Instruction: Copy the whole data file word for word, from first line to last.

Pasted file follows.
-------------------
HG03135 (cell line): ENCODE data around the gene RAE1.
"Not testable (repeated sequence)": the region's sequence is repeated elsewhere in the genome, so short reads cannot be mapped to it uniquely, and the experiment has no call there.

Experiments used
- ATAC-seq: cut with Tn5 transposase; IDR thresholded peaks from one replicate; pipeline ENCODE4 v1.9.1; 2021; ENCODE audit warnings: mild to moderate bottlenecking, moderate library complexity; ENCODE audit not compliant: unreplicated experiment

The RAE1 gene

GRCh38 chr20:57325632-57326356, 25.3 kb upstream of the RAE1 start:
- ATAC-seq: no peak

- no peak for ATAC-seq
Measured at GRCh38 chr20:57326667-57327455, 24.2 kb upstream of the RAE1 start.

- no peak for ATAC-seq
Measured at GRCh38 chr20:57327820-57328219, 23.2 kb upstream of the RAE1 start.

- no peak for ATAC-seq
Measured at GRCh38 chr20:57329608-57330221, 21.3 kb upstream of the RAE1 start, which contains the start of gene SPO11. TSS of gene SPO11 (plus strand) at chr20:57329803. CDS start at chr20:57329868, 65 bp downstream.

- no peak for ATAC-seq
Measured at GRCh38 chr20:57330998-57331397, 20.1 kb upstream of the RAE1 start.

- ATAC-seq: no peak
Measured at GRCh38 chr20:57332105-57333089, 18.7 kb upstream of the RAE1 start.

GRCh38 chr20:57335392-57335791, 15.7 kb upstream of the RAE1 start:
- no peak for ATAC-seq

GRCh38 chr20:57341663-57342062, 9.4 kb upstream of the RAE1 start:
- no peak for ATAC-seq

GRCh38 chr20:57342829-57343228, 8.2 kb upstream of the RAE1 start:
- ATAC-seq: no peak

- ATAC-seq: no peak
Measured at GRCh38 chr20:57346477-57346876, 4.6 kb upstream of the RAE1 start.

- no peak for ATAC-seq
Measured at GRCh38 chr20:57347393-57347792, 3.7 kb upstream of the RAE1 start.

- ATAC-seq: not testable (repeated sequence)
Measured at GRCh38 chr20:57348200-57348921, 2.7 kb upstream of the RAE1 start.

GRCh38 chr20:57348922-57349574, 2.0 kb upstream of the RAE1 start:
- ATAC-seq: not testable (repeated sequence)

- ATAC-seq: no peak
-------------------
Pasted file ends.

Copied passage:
HG03135 (cell line): ENCODE data around the gene RAE1.
"Not testable (repeated sequence)": the region's sequence is repeated elsewhere in the genome, so short reads cannot be mapped to it uniquely, and the experiment has no call there.

Experiments used
- ATAC-seq: cut with Tn5 transposase; IDR thresholded peaks from one replicate; pipeline ENCODE4 v1.9.1; 2021; ENCODE audit warnings: mild to moderate bottlenecking, moderate library complexity; ENCODE audit not compliant: unreplicated experiment

The RAE1 gene

GRCh38 chr20:57325632-57326356, 25.3 kb upstream of the RAE1 start:
- ATAC-seq: no peak

- no peak for ATAC-seq
Measured at GRCh38 chr20:57326667-57327455, 24.2 kb upstream of the RAE1 start.

- no peak for ATAC-seq
Measured at GRCh38 chr20:57327820-57328219, 23.2 kb upstream of the RAE1 start.

- no peak for ATAC-seq
Measured at GRCh38 chr20:57329608-57330221, 21.3 kb upstream of the RAE1 start, which contains the start of gene SPO11. TSS of gene SPO11 (plus strand) at chr20:57329803. CDS start at chr20:57329868, 65 bp downstream.

- no peak for ATAC-seq
Measured at GRCh38 chr20:57330998-57331397, 20.1 kb upstream of the RAE1 start.

- ATAC-seq: no peak
Measured at GRCh38 chr20:57332105-57333089, 18.7 kb upstream of the RAE1 start.

GRCh38 chr20:57335392-57335791, 15.7 kb upstream of the RAE1 start:
- no peak for ATAC-seq

GRCh38 chr20:57341663-57342062, 9.4 kb upstream of the RAE1 start:
- no peak for ATAC-seq

GRCh38 chr20:57342829-57343228, 8.2 kb upstream of the RAE1 start:
- ATAC-seq: no peak

- ATAC-seq: no peak
Measured at GRCh38 chr20:57346477-57346876, 4.6 kb upstream of the RAE1 start.

- no peak for ATAC-seq
Measured at GRCh38 chr20:57347393-57347792, 3.7 kb upstream of the RAE1 start.

- ATAC-seq: not testable (repeated sequence)
Measured at GRCh38 chr20:57348200-57348921, 2.7 kb upstream of the RAE1 start.

GRCh38 chr20:57348922-57349574, 2.0 kb upstream of the RAE1 start:
- ATAC-seq: not testable (repeated sequence)

- ATAC-seq: no peak